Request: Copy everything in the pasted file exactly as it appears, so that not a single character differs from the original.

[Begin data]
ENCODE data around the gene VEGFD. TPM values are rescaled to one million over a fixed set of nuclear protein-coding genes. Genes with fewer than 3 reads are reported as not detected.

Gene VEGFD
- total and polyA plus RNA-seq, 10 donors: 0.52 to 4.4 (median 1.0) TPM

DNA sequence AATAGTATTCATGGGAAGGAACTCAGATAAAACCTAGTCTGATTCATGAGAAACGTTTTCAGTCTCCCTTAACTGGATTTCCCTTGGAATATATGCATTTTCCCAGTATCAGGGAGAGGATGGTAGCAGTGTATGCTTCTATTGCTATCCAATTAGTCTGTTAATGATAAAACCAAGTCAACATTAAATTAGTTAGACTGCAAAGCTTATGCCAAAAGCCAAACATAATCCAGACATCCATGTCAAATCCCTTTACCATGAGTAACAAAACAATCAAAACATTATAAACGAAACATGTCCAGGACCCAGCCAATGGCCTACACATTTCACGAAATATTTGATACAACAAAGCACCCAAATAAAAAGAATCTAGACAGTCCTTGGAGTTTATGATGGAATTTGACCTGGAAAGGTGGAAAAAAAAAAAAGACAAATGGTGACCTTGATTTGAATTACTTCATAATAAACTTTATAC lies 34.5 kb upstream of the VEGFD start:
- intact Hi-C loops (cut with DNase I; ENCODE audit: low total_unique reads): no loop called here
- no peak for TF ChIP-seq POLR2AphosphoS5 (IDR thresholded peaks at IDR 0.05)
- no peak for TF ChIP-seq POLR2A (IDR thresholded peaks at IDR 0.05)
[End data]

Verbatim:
ENCODE data around the gene VEGFD. TPM values are rescaled to one million over a fixed set of nuclear protein-coding genes. Genes with fewer than 3 reads are reported as not detected.

Gene VEGFD
- total and polyA plus RNA-seq, 10 donors: 0.52 to 4.4 (median 1.0) TPM

DNA sequence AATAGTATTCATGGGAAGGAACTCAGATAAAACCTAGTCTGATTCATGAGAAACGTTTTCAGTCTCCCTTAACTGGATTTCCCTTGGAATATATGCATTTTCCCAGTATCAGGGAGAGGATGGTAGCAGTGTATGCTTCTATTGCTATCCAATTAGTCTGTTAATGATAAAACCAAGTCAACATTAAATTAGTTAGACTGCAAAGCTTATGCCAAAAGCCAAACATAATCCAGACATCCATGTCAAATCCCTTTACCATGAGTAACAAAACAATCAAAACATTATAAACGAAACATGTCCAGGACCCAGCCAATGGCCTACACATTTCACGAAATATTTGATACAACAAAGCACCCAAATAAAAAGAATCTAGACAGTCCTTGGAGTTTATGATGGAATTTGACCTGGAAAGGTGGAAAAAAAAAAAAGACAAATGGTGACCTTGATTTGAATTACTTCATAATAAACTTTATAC lies 34.5 kb upstream of the VEGFD start:
- intact Hi-C loops (cut with DNase I; ENCODE audit: low total_unique reads): no loop called here
- no peak for TF ChIP-seq POLR2AphosphoS5 (IDR thresholded peaks at IDR 0.05)
- no peak for TF ChIP-seq POLR2A (IDR thresholded peaks at IDR 0.05)